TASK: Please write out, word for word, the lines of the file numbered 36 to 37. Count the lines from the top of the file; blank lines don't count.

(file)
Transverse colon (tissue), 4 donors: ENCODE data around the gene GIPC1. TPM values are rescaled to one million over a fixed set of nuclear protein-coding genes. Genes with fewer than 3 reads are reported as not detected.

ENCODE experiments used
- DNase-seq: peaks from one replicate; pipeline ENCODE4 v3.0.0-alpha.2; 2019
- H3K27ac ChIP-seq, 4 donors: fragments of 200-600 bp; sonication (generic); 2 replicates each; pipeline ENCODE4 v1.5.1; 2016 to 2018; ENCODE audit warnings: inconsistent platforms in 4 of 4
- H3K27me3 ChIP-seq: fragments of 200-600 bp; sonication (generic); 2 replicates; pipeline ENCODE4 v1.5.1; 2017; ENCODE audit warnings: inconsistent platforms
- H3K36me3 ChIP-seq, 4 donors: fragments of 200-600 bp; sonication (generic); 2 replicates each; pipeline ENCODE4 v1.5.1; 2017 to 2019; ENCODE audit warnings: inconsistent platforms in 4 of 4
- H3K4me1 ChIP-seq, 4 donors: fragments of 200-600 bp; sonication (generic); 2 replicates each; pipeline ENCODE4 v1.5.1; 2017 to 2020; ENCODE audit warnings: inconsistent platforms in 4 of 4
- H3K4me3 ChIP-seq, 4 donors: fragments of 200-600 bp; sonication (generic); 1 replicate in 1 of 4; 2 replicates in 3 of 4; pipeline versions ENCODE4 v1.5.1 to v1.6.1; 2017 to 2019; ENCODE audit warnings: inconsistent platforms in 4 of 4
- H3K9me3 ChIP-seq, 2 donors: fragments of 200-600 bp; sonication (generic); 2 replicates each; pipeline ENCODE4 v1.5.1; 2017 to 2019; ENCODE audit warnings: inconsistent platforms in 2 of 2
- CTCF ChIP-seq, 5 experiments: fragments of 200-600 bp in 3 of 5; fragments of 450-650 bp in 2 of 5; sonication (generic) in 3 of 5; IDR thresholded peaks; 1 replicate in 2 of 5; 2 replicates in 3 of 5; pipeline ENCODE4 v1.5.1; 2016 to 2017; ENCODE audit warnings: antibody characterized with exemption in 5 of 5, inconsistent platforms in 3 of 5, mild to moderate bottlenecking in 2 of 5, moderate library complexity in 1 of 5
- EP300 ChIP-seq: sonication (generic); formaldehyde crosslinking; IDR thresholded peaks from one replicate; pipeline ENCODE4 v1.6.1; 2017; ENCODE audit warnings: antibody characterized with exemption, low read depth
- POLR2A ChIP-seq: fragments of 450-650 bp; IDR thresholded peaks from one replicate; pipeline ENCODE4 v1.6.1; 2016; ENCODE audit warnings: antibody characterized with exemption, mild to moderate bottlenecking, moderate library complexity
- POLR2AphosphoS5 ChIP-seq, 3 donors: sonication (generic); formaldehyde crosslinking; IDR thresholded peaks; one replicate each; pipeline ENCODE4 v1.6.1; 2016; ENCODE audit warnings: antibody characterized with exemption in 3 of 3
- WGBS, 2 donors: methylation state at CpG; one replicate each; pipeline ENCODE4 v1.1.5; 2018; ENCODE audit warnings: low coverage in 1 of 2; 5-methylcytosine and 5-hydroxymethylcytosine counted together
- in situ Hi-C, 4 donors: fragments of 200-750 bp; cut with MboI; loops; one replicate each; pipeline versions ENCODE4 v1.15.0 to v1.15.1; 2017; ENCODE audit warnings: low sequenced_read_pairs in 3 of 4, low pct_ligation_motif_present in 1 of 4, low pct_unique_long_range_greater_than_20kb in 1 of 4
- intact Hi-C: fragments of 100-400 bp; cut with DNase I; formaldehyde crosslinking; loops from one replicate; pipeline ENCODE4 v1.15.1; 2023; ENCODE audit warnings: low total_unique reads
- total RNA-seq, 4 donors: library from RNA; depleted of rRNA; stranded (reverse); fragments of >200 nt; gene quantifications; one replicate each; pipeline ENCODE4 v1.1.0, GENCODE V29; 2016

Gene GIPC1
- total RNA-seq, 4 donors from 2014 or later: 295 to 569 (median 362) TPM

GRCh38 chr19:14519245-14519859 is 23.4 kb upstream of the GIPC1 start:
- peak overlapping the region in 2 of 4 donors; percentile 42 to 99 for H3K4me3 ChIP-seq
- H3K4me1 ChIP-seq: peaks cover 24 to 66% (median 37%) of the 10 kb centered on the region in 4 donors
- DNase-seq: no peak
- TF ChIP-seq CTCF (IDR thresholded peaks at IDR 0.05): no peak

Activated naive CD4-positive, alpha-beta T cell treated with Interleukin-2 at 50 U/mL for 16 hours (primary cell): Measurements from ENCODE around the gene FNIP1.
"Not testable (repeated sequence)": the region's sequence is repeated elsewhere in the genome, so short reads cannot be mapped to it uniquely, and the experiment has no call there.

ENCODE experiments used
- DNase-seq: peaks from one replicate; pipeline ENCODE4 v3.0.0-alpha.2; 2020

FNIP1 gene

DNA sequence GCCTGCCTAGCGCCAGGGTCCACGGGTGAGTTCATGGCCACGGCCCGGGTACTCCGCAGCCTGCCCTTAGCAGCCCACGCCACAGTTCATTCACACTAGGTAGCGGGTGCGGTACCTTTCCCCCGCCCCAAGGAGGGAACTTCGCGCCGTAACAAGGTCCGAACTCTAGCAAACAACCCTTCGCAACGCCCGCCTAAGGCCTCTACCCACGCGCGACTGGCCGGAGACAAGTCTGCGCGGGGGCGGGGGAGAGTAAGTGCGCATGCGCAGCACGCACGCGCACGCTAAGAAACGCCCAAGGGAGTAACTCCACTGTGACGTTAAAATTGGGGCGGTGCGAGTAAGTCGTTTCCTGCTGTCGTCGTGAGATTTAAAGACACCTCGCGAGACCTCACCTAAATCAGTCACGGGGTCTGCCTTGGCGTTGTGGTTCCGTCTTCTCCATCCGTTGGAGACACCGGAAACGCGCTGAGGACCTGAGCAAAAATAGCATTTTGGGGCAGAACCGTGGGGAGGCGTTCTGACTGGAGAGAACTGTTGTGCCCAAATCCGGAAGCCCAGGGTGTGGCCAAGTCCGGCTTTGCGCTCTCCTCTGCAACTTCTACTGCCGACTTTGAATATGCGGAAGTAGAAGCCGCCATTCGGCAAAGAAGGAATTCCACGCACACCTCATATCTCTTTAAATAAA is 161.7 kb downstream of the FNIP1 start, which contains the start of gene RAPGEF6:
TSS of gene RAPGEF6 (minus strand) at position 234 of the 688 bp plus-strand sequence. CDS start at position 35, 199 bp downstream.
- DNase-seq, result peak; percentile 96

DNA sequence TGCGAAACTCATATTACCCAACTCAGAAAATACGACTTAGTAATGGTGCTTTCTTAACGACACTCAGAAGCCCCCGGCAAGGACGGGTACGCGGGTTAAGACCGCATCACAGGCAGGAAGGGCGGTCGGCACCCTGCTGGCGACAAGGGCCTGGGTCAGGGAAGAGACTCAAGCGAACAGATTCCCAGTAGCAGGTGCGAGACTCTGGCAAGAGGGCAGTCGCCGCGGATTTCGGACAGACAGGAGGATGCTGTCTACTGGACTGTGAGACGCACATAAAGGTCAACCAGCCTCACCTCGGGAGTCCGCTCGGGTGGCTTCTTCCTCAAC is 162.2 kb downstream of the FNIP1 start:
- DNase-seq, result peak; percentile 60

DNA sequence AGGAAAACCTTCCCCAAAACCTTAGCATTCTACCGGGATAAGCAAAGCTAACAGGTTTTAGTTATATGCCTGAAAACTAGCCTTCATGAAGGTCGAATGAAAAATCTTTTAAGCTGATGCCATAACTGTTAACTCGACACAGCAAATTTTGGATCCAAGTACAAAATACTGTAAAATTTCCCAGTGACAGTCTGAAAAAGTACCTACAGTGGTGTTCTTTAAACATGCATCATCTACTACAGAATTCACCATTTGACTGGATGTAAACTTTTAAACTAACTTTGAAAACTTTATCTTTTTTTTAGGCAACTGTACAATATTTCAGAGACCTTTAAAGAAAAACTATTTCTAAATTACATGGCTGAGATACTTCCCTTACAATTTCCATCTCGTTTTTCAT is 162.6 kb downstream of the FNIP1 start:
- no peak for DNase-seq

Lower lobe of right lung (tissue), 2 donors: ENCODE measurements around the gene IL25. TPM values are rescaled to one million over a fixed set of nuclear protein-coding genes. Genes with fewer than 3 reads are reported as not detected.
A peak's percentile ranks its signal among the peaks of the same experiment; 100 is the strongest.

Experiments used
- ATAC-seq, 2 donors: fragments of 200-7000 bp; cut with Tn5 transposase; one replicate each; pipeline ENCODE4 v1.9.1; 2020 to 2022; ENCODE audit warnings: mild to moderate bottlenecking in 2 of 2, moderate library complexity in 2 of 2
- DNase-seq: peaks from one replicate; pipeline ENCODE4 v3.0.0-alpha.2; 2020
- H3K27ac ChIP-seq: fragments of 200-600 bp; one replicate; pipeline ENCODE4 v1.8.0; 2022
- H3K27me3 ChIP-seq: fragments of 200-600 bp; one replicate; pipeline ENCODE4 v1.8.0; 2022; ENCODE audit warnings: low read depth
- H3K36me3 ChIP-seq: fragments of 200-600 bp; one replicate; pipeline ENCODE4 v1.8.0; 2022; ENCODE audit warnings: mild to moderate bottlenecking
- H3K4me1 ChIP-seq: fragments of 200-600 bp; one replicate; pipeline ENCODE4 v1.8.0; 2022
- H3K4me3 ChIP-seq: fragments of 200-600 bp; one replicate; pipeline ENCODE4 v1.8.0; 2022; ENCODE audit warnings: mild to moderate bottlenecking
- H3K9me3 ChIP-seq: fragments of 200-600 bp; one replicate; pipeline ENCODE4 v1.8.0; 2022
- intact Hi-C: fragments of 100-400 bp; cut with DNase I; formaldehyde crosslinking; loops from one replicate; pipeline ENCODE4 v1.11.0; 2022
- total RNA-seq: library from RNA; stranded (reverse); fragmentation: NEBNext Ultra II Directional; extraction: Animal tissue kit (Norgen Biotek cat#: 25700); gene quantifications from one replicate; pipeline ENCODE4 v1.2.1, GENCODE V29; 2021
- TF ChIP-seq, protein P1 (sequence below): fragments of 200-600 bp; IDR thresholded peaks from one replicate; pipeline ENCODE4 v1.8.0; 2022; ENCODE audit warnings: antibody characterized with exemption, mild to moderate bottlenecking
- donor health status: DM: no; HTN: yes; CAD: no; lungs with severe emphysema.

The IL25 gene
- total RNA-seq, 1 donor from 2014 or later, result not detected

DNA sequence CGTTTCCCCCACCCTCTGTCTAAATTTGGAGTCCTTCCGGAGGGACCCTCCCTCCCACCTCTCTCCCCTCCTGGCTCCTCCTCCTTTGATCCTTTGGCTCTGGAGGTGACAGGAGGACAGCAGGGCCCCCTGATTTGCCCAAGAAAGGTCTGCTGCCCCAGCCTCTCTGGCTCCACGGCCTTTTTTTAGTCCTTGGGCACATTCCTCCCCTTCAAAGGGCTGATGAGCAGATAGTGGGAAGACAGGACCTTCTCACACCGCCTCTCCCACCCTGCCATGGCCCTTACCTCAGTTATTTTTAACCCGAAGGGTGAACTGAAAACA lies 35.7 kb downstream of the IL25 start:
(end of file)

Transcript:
- no peak for DNase-seq

Lower lobe of right lung (tissue), 2 donors: ENCODE measurements around the gene IL25. TPM values are rescaled to one million over a fixed set of nuclear protein-coding genes. Genes with fewer than 3 reads are reported as not detected.